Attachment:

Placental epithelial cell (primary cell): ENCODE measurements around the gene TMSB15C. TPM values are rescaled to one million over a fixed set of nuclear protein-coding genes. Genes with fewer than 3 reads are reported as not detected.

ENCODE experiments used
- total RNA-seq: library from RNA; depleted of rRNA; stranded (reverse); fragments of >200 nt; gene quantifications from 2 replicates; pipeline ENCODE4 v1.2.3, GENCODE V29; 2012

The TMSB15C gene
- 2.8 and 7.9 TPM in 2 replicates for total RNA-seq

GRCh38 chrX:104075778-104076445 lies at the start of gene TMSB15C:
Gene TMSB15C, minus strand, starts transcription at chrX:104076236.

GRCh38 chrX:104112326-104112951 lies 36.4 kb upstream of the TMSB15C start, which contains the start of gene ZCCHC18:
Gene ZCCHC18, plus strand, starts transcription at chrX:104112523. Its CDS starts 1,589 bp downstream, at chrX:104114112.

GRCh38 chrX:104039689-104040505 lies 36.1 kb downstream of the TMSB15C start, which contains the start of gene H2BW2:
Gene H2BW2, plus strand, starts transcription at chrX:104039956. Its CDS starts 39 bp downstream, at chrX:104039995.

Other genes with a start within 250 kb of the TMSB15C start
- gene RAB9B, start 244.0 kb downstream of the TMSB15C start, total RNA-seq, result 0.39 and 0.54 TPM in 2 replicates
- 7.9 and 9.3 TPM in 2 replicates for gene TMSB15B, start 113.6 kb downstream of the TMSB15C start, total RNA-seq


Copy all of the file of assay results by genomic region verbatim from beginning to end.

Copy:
Placental epithelial cell (primary cell): ENCODE measurements around the gene TMSB15C. TPM values are rescaled to one million over a fixed set of nuclear protein-coding genes. Genes with fewer than 3 reads are reported as not detected.

ENCODE experiments used
- total RNA-seq: library from RNA; depleted of rRNA; stranded (reverse); fragments of >200 nt; gene quantifications from 2 replicates; pipeline ENCODE4 v1.2.3, GENCODE V29; 2012

The TMSB15C gene
- 2.8 and 7.9 TPM in 2 replicates for total RNA-seq

GRCh38 chrX:104075778-104076445 lies at the start of gene TMSB15C:
Gene TMSB15C, minus strand, starts transcription at chrX:104076236.

GRCh38 chrX:104112326-104112951 lies 36.4 kb upstream of the TMSB15C start, which contains the start of gene ZCCHC18:
Gene ZCCHC18, plus strand, starts transcription at chrX:104112523. Its CDS starts 1,589 bp downstream, at chrX:104114112.

GRCh38 chrX:104039689-104040505 lies 36.1 kb downstream of the TMSB15C start, which contains the start of gene H2BW2:
Gene H2BW2, plus strand, starts transcription at chrX:104039956. Its CDS starts 39 bp downstream, at chrX:104039995.

Other genes with a start within 250 kb of the TMSB15C start
- gene RAB9B, start 244.0 kb downstream of the TMSB15C start, total RNA-seq, result 0.39 and 0.54 TPM in 2 replicates
- 7.9 and 9.3 TPM in 2 replicates for gene TMSB15B, start 113.6 kb downstream of the TMSB15C start, total RNA-seq